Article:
I was a bit flummoxed reading the punch list for safeguarding students against shootings presented in Wednesday’s letter to the editor by Phillip Kupelian. Going into extensive detail, he believes that “building security,” “obstacles” (with airlocks for all exterior points of ingress and egress, no less), “arming teachers” and altering desks “to be protective devices” are expedient solutions.

These items may indeed lessen the effects of a shooting situation, but at what cost? The writer exhorts us to “get it together,” as effecting these items would be “much quicker … than trying to pass more gun laws that don’t work … .”

I ask: Can these items possibly be implemented in both a timely manner and at a cost of less than billions of dollars? How could remodeling nearly 100,000 public schools in the U.S. be more effective and timely than legislatively addressing access by a minuscule part of the population to instruments of mass murder?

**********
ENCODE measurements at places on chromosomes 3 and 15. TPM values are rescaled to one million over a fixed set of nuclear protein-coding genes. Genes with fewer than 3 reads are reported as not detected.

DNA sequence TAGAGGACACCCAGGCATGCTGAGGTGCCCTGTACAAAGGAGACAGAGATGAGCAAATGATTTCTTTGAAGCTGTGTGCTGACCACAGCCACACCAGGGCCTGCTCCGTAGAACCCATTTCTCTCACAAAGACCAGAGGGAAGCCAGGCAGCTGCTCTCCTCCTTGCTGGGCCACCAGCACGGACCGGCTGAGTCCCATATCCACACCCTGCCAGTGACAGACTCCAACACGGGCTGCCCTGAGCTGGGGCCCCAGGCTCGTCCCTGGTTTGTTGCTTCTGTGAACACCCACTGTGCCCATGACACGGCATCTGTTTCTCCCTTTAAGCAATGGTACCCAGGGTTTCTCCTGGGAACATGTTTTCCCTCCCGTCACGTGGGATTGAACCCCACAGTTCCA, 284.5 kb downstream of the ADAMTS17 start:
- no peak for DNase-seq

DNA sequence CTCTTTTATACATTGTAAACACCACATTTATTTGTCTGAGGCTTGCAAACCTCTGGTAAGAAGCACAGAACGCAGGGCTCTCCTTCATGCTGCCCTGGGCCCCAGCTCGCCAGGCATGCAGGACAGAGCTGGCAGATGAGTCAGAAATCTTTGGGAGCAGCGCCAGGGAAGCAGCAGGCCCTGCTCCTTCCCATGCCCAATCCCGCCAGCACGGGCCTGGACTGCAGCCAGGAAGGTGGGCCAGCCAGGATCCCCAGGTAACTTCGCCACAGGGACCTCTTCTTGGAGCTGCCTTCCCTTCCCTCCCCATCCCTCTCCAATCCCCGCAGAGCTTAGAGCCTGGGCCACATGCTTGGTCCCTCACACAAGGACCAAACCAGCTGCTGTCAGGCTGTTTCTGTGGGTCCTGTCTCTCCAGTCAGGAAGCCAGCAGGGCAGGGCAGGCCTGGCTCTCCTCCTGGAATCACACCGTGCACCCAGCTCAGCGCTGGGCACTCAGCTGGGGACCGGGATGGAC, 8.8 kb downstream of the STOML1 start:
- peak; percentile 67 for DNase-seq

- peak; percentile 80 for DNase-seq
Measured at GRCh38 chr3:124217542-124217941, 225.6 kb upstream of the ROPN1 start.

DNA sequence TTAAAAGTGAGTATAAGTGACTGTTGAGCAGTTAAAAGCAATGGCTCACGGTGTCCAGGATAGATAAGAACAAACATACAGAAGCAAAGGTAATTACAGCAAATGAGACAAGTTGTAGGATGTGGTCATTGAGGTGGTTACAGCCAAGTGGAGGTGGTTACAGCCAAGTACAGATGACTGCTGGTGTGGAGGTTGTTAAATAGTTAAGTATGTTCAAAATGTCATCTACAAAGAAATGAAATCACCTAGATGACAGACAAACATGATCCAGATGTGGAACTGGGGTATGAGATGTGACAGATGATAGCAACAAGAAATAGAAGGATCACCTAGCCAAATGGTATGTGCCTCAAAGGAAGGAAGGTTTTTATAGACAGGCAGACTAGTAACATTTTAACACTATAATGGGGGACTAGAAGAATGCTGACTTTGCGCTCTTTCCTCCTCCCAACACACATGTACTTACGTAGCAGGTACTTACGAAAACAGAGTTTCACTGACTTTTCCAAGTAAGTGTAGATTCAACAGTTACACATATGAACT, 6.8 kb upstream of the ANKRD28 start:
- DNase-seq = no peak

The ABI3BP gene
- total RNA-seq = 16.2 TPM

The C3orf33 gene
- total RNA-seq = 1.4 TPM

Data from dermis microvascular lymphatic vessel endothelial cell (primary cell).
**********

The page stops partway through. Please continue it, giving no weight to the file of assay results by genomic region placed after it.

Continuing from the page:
As is often the case, my wife provided me with some insight. She mentioned that places with all of the safeguards the writer, and others, desire already exist. They’re called prisons! Obstacles to keep people out, check; entrances locked to outsiders, check; armed supervision, check; add a few bars instead of windows, and we’re done here.

I’m the parent of a young teen, and nothing is further from my wish list for her than to experience prison. As of the fall of 2017, there were nearly 51 million school-aged children in the U.S. That we as a country would look to virtually imprison this cohort of our population, simply because reaching consensus on rules regarding assault weapons use and ownership is difficult, is unconscionable.

It speaks to our imbalanced societal scales that in this matter are clearly placing the “rights” of the very, very few above the rights of the very many.

Mike Del Tergo


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